A lot of that going around; seems to be pretty much the last-ditch line of defense nowadays for muddleheads trying to hold out against the assault of the Evil Dawkhitch Stormtroopers. Often involves the truly brain-dead confusion of religion with religiously-inspired art.
And no, it’s not possible to engage productively with such manifestations of severe cognitive impairment.

Yes, yes, yes

Over the last two weeks I’ve been listening to just one album: the Pet Shop Boys “Yes”. The first couple of times I was doubtful: there was none of the political and sexual drama of “Fundamental”, which I’ve decided is one of their finest albums ever. But “Yes” grows on you – or at least it grew on me. If “Fundamental” was dark, “Yes” is quietly positive about life and love. The Amazon MP3 album includes a bonus “track”: a full-length repeat of the album with commentary from Neil and Chris. MP3 imitates DVD, I guess – but it works very well. Recommended – emphatically so!

Woo on a plane

Last month I blogged about Terry Eagleton’s bullshit and Russell Blackford’s robust refutation of it. At least I didn’t have to read of the Eagleton blather… but PZ was not so lucky:

So I was in New York the other day, and was offered a copy of Eagleton’s book, and took the first step in my imminent doom by accepting it. Then I tried to fly home on Saturday, one of those flights that was plagued with mechanical errors […] Thus was my fate sealed.
I was trapped in a plane for 8 hours with nothing to read but Eagleton and the Sky Mall catalog.
This is an account of my day of misery.

When life gives you lemons, make lemonade. This essay is a long glass of cool refreshing reason. Recommended.

5 hours 3 minutes of baseball: not pretty, but entertaining

Safeco Field

Safeco Field

In nearly three years of living in Seattle, I’d never been to a baseball game. My son used to praise Safeco Field as a great venue, and it’s only 10 minutes walk from my apartment, but I’d never been tempted. I don’t watch much baseball anyway: I think the last game I saw was in San Francisco with Chris and Celeste. But yesterday I suggested to Kate – almost idly – that there was a game starting in just over an hour, and 35 minutes later we were sitting in wonderful seats overlooking first base.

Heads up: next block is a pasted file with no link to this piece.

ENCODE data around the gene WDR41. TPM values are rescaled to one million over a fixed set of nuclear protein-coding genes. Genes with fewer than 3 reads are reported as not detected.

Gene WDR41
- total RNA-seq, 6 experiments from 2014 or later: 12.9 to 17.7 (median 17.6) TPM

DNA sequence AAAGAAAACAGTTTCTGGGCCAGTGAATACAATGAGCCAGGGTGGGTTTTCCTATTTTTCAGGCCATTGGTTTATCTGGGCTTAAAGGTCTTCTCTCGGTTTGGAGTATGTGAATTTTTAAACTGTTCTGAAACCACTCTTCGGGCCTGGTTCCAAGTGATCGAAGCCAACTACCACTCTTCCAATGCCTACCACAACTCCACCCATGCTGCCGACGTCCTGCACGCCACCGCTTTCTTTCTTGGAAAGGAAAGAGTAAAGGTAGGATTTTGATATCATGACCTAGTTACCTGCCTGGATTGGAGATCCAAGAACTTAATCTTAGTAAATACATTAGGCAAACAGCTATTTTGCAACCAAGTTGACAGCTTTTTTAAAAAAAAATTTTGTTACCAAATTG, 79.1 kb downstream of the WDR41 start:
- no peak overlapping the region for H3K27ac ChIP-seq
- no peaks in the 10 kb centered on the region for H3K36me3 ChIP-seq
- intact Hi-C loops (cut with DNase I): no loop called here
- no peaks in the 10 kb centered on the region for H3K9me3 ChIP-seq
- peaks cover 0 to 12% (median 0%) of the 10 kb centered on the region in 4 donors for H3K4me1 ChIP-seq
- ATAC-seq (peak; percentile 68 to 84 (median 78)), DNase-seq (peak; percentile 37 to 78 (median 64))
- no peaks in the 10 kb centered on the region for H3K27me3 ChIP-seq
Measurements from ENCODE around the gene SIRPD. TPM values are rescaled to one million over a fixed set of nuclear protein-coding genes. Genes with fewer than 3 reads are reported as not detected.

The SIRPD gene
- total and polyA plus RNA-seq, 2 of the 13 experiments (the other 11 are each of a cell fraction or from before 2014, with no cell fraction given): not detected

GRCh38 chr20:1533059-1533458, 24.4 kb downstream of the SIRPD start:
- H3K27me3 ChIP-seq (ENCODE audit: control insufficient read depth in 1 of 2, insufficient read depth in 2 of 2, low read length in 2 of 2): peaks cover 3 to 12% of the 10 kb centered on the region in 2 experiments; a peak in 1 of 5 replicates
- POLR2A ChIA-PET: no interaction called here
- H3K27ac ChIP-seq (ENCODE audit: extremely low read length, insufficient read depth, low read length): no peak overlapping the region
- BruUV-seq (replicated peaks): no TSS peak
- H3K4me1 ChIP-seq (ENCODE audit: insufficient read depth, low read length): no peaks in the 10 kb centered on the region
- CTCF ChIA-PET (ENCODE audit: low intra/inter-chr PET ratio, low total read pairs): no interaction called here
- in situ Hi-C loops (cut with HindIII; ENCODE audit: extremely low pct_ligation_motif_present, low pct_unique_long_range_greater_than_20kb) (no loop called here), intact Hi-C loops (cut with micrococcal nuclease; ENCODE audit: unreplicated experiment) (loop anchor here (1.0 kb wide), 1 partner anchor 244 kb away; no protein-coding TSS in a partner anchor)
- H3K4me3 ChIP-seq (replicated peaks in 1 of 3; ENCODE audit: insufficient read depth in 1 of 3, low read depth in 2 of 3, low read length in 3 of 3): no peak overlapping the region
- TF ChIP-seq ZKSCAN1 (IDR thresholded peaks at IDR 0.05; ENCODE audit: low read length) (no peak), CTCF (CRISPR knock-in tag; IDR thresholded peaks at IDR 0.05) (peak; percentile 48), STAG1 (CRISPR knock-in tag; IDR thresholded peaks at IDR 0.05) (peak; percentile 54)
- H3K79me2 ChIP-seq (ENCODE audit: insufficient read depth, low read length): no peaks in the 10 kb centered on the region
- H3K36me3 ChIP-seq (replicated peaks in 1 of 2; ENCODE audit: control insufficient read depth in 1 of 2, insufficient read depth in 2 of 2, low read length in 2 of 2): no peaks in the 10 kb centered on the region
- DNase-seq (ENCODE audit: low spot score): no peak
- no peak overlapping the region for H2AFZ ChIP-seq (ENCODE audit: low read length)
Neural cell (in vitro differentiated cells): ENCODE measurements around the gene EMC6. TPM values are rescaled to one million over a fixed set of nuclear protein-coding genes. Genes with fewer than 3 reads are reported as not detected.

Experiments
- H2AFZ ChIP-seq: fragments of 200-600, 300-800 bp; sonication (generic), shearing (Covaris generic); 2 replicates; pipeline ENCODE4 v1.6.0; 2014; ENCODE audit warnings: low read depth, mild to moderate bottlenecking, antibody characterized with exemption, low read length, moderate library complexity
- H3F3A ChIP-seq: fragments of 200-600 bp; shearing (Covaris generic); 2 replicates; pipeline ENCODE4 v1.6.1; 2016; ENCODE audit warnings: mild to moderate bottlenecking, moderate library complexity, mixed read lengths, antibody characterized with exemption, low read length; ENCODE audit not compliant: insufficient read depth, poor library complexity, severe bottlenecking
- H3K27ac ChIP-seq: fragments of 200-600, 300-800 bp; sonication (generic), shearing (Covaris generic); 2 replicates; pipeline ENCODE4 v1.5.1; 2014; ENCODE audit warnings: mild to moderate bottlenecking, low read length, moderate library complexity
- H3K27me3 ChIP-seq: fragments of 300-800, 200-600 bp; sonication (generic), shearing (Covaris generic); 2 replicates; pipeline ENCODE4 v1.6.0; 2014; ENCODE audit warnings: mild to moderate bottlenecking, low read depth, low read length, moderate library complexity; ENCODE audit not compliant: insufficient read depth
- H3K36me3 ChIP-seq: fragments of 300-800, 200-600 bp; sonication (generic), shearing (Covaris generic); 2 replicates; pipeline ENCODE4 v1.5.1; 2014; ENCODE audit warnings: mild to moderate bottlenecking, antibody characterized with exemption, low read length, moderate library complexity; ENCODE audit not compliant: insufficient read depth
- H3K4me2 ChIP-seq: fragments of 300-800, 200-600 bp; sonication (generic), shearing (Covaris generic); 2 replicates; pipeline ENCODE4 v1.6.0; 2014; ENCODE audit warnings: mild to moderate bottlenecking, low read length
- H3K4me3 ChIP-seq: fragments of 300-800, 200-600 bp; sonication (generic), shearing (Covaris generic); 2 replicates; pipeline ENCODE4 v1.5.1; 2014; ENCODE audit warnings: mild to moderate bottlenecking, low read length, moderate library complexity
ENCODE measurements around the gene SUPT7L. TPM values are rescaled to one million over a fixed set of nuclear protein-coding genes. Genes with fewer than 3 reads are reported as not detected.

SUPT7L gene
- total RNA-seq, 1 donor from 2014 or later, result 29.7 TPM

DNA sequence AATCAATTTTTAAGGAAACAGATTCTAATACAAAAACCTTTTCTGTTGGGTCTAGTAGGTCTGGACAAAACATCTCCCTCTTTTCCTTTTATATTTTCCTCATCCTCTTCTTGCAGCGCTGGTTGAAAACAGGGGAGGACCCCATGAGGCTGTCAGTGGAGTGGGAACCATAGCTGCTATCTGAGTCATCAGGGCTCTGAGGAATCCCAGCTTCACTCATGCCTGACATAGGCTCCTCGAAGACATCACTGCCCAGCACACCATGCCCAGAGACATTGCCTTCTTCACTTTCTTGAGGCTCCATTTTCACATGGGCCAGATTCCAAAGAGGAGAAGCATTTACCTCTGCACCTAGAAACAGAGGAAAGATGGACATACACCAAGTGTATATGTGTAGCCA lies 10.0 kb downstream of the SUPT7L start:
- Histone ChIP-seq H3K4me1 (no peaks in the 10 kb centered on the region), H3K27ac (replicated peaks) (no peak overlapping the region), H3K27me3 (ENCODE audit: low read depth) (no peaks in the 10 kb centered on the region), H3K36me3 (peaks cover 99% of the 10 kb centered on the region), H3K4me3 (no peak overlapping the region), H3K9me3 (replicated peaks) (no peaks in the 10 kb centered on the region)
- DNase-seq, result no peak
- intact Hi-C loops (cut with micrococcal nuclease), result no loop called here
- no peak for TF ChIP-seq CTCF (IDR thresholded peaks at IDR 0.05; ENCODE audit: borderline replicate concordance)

At first, I simply enjoyed the sun, the cityscape, and the buzz of the crowd, and I simply… well, tolerated the baseball. Seattle was hosting the Oakland Athletics, and neither team was playing very well. Oakland got 3 runs in the first innings and Seattle never looked like catching up. The worst team in the AL West was beating the best, and both looked like minor league teams. None of the pitchers looked comfortable: Oakland used five, while Seattle ran through an incredible eight pitchers. So I amused myself by experimenting with the burst mode in my Panasonic DMC-TZ4. It’s a great way of uncovering the anatomy of, say, a swing and miss; you can see the exact point at which the batsman realizes that he’s not connecting.
Pitching (in burst mode)

Pitching (in burst mode)

So things bumbled along in a pleasant, sunny, spring Sunday afternoon kind of way. Around the bottom of the eighth, the crowd began to disperse, including the guy in front of me (in a $70 seat!) who’d spent the entire game playing Sudoku on his iPhone. And then, unexpectedly, Seattle scored a home run in the bottom of the ninth to tie things up at 4-4. And suddenly the entire character of the game changed, along with the attitude of the crowd. Everybody was engaged. The pitchers were still struggling, and the batsmen all seemed to be committed to distributing foul balls to as many kids as possible, but we were all concentrating.
In the 13th, it looked as if it was all over. Oakland scored three runs, and almost swaggered onto the field intent on closing things out. But Seattle came back, scored three runs, almost got a winner, and we were tied up again at 7-7.


The game had started just after 1pm, and it was now after 5. The floodlights came on, whereupon the clouds broke and bathed the field in a glorious sunset. In the middle of the 14th, the crowd was encouraged to stand up and have a second seventh-inning stretch, to mark the passage of seven more innings since the first! We went into the bottom of the 15th inning, and Oakland decided to relieve their long-suffering pitcher, Gonzalez, by bringing back one of their starters, Eveland. It was a fatal mistake. Eveland had no control, gave up a hit, committed a throwing error after fielding a bunt, and loaded the bases. It only remained for the center fielder to misjudge an easy pop-up for Seattle to score an improbable win.
The final score

The final score